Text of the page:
The AmeritasAcacia Companies, a multimillion-dollar financial services firm, laid off a dozen employees in August to consolidate a division that sells financial products. At the same time, it offered some of those employees bonuses worth 10 percent of their salaries to entice them to stay until the end of the consolidation.
Paying employees bonuses to stay in their jobs? In this sluggish economy?
It may seem unnecessary, but consider the alternative: Lay off everyone at once, fail to service hundreds of customers and watch the firm’s bottom line erode. Like a growing number of companies, AmeritasAcacia, headquartered in Lincoln, Nebraska, and Bethesda, Maryland, decided that offering retention or "stay" bonuses to retain key talent was the right decision, a trend that’s surprisingly common in a weak economy.
"If we say, ‘Bye, you’re gone tomorrow,’ the reality is we would lose a lot of business," says Dennis Luchey, vice president of human resources at AmeritasAcacia. "Customer service is vital in this business." In fact, more companies are paying stay bonuses now than when the economy was booming. Stay bonuses are used not only at companies that are downsizing or merging but also at high-growth companies that want to hold on to top performers. But these bonuses don’t guarantee that employees will stay, and consultants warn that if they’re not used correctly, they can lead to low morale, additional turnover and other problems.
"The last thing you would think you’d need in this economy are stay bonuses, but it’s exactly what you need," says John Bremen, a compensation consultant for Watson Wyatt Worldwide, based in Washington, D.C. "I actually think stay bonuses are more important for top performers in a rough economy than in a strong economy."
Top performers can always find work, and they are the people who can help turn around a company during tough times, compensation experts say. At AmeritasAcacia, even though positions are being cut, customers still need information about their accounts or want to buy new products. "They’re eliminating these people, but they still need people to do this transactional paperwork every day," says David Annunziata, vice president of client services at Manchester, a Boston-based outplacement and career-services firm that’s working with AmeritasAcacia. While stay bonuses are used in many industries, they’re more common among businesses that deal with customers on a daily basis, such as finance and health-care companies, Annunziata says.
Last year, 34 percent of 772 companies surveyed by WorldatWork used stay bonuses, compared to 24 percent two years earlier, when the economy was much healthier--a 42 percent increase. Another survey, in which 925 firms participated--including many Fortune 1000 companies--showed that in 2001, half offered retention bonuses to employees who would eventually be laid off, up from just over one-third three years ago, according to outplacement firm Lee Hecht Harrison. Stay bonuses are usually offered to 5 to 10 percent of an organization or division. Those eligible for stay bonuses, which are paid as a percentage of salary or a lump sum, typically include executives, managers and IT and professional staff. Several Fortune 500 companies that use stay bonuses declined to be interviewed for this story because the bonuses are typically kept confidential when offered to select employees.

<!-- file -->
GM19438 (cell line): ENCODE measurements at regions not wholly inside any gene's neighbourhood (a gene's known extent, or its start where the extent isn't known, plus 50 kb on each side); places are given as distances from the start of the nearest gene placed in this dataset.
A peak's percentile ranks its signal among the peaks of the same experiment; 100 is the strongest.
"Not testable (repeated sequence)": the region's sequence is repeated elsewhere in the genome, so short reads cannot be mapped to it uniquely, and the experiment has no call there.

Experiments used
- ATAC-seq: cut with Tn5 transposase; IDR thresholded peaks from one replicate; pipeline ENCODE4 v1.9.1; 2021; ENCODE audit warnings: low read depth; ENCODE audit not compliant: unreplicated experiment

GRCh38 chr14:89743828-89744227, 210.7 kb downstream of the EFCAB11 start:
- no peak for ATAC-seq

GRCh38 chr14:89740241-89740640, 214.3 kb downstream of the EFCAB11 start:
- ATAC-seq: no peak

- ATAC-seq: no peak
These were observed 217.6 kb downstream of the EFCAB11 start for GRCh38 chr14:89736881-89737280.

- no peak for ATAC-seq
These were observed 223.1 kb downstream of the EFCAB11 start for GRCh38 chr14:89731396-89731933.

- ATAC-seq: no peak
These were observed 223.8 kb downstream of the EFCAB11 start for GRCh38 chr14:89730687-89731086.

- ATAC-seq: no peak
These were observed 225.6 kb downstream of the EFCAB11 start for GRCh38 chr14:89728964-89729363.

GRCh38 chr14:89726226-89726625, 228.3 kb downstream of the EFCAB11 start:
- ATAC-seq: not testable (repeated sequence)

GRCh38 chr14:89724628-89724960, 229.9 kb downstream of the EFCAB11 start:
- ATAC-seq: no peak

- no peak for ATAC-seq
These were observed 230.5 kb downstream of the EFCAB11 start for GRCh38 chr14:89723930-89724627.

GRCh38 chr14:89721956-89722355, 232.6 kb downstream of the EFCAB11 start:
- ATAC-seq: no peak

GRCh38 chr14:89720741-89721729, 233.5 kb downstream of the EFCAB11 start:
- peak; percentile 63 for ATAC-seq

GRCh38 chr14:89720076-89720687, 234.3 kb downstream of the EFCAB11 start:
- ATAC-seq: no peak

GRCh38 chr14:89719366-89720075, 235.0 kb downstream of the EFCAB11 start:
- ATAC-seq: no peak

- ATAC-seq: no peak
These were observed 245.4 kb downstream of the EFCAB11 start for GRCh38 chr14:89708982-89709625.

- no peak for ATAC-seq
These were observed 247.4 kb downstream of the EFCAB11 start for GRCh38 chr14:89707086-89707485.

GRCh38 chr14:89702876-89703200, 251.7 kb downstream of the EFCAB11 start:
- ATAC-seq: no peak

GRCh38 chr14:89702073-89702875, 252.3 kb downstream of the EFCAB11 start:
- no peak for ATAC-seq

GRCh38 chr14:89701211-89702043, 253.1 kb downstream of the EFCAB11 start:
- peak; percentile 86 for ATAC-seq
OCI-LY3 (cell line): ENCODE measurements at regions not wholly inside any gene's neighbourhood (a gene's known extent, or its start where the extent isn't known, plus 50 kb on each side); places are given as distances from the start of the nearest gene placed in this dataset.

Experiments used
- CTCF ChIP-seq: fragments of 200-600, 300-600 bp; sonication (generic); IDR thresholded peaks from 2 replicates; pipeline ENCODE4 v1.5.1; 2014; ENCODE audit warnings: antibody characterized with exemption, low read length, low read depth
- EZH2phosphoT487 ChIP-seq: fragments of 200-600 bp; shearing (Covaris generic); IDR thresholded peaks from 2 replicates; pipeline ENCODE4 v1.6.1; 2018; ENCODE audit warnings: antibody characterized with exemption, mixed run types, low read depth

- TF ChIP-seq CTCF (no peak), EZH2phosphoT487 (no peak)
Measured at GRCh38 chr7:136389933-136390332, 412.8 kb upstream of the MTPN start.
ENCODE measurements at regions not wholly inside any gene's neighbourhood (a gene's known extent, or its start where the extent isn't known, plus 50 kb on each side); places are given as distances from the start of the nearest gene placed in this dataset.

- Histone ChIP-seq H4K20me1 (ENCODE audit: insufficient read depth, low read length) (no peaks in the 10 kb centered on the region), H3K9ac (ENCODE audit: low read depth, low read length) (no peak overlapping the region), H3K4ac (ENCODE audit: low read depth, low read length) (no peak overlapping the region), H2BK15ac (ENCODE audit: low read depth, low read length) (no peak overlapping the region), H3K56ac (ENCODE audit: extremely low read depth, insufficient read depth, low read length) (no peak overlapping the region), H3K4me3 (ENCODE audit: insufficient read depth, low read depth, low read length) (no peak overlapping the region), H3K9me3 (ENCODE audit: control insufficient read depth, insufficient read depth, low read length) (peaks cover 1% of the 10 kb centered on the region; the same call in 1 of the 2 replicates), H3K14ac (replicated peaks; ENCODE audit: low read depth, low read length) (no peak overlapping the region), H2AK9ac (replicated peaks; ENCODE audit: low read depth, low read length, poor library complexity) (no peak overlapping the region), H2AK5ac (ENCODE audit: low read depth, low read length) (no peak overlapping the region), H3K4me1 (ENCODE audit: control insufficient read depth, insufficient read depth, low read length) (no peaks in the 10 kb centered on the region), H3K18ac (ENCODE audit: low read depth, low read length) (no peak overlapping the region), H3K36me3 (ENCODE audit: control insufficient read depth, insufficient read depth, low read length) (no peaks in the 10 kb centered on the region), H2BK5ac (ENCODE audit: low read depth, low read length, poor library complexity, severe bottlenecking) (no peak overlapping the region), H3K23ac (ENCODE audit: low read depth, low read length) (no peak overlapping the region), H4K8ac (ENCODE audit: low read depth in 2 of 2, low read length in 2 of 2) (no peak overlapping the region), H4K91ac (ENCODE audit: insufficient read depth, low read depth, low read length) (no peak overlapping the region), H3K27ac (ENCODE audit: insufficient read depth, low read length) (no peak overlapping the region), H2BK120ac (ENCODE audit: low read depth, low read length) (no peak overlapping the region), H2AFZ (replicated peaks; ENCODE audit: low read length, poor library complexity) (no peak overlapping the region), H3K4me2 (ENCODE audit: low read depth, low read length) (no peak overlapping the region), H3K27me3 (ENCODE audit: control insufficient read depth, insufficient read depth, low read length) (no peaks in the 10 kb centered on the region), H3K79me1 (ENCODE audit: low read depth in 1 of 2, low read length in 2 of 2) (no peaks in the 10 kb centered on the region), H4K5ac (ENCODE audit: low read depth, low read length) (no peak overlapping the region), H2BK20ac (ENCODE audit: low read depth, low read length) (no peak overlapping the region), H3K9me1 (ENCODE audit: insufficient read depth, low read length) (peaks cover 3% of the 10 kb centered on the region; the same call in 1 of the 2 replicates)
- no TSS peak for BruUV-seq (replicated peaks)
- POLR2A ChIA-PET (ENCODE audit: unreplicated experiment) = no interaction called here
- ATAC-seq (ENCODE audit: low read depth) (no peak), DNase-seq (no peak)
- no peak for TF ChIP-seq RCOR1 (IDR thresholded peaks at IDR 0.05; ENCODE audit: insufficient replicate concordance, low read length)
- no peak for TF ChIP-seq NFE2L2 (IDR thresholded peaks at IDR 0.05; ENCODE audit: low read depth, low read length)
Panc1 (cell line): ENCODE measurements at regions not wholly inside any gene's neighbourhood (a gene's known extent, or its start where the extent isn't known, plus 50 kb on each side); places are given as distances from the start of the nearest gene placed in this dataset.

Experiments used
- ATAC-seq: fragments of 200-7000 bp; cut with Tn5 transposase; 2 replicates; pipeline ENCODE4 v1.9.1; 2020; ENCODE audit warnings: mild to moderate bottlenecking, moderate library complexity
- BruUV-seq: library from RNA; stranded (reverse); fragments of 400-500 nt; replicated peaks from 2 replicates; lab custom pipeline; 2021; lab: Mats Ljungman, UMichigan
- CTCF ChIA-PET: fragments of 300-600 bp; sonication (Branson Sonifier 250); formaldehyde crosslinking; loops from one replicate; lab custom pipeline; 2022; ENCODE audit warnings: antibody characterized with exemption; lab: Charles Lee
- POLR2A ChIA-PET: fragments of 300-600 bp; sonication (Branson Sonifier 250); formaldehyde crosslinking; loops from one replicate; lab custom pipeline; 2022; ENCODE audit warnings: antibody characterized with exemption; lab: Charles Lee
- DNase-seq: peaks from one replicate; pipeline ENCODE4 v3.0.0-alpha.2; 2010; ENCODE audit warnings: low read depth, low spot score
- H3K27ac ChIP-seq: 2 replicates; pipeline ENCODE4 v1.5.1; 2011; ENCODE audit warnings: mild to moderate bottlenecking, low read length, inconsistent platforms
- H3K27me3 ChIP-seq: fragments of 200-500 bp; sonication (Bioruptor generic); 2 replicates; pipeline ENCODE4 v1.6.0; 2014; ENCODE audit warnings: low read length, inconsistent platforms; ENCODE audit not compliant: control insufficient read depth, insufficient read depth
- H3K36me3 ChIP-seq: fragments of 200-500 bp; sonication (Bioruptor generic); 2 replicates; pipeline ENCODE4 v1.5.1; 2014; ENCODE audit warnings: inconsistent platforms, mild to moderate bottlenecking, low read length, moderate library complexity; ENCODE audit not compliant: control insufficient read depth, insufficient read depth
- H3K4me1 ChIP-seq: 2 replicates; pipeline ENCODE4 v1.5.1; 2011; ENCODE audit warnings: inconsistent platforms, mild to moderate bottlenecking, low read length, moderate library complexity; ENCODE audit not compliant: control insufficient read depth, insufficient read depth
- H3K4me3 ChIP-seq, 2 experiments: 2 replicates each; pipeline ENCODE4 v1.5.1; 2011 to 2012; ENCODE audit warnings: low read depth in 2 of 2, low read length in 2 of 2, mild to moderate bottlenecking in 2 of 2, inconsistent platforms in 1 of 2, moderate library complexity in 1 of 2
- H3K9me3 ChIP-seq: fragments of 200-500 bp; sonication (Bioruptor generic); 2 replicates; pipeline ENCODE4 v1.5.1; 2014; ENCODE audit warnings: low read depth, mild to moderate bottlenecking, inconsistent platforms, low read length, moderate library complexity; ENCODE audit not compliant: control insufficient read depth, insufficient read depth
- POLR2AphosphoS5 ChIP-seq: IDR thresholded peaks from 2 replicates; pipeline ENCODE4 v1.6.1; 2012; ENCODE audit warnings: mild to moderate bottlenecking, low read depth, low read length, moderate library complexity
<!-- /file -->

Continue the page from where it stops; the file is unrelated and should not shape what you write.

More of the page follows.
One of the reasons for the increase in stay bonuses is that companies are more vulnerable during a weak economy, says John Challenger, a Chicago-based workplace consultant. Organizations are thinly staffed and each department has a key employee or two. "You figure out who you can’t do without and put in place a bonus," Challenger says.
The use of stay bonuses also relates to a shift in retention strategies, Bremen says. When the economy was booming, companies had lots of perks to offer employees--spot bonuses, hefty raises, stock options--and retention efforts focused on keeping large numbers of workers from leaving for better offers. With companies having fewer resources, retention is now about identifying key people and making sure they stay.
While it’s more unusual, retention bonuses occasionally are offered to lower-level employees, like factory workers, to persuade them to stay while product lines are discontinued or factories shut down, says Bob Freiburger, a senior vice president in Charlotte, North Carolina, for New Jersey-based Lee Hecht Harrison. Take the case of Brush Ceramic Products, a small manufacturer of metal ceramic parts in Tucson, Arizona. Employees handle hazardous materials and must undergo intensive training and wear special safety equipment, including a respirator. The company first offered bonuses to all 100 workers during a two-year hiring freeze a few years ago, says Rob Napoles, interim site manager. Each employee was paid an additional $50 a week and a $1,000 year-end bonus. With the hiring freeze lifted, the company continues to pay $1,500 annual retention bonuses. "It’s a unique and hazardous work environment. We want to keep them," Napoles says. Voluntary turnover at the plant is almost nonexistent.
But if employees are considering quitting, throwing money at them is just a temporary fix, says Kevin Herring, president of Ascent Management Consulting in Tucson, Arizona. "Anytime you pay an employee more money to stay, you haven’t done anything to change their level of commitment," Herring says. "You’re just physically keeping them there."
Workforce Management, October 2003, p. 82-83 -- Subscribe Now!